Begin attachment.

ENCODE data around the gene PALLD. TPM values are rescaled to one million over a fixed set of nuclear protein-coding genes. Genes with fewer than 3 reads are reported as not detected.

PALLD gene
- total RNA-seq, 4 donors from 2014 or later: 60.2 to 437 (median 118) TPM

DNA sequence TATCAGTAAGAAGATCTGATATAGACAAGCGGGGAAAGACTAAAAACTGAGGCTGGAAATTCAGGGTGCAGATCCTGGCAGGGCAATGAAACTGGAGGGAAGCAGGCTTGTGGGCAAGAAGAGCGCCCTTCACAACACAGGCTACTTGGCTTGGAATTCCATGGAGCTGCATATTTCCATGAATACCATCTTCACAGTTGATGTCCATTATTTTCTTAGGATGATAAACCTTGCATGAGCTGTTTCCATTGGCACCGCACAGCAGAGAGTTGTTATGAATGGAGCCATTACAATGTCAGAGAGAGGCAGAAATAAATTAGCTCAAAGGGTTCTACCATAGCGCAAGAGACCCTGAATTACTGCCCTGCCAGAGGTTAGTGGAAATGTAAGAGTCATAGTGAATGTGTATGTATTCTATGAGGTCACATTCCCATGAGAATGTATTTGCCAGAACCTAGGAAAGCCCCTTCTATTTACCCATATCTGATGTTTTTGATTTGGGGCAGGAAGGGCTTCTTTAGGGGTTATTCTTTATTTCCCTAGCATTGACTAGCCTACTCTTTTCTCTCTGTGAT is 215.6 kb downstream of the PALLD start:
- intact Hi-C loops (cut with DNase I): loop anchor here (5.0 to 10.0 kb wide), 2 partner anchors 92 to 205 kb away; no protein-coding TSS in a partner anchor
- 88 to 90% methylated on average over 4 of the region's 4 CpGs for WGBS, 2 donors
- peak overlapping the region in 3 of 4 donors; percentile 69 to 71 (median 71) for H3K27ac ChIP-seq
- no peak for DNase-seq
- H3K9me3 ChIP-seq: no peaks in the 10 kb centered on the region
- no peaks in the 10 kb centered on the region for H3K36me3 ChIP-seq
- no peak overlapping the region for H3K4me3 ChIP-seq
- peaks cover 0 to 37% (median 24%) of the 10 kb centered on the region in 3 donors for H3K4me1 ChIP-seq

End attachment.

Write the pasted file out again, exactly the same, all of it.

ENCODE data around the gene PALLD. TPM values are rescaled to one million over a fixed set of nuclear protein-coding genes. Genes with fewer than 3 reads are reported as not detected.

PALLD gene
- total RNA-seq, 4 donors from 2014 or later: 60.2 to 437 (median 118) TPM

DNA sequence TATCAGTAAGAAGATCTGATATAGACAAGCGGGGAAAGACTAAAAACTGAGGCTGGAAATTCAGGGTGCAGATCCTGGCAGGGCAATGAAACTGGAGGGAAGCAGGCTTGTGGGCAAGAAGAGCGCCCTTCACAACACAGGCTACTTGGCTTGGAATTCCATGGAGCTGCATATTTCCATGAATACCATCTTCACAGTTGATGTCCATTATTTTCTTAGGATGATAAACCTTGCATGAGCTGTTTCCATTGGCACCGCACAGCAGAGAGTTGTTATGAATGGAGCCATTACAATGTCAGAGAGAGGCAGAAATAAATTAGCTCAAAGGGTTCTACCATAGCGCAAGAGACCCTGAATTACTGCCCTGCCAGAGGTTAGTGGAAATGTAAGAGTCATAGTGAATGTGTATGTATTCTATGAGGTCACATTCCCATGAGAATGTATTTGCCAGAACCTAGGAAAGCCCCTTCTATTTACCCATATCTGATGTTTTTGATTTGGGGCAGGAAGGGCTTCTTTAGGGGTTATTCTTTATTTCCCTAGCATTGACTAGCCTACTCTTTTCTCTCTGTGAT is 215.6 kb downstream of the PALLD start:
- intact Hi-C loops (cut with DNase I): loop anchor here (5.0 to 10.0 kb wide), 2 partner anchors 92 to 205 kb away; no protein-coding TSS in a partner anchor
- 88 to 90% methylated on average over 4 of the region's 4 CpGs for WGBS, 2 donors
- peak overlapping the region in 3 of 4 donors; percentile 69 to 71 (median 71) for H3K27ac ChIP-seq
- no peak for DNase-seq
- H3K9me3 ChIP-seq: no peaks in the 10 kb centered on the region
- no peaks in the 10 kb centered on the region for H3K36me3 ChIP-seq
- no peak overlapping the region for H3K4me3 ChIP-seq
- peaks cover 0 to 37% (median 24%) of the 10 kb centered on the region in 3 donors for H3K4me1 ChIP-seq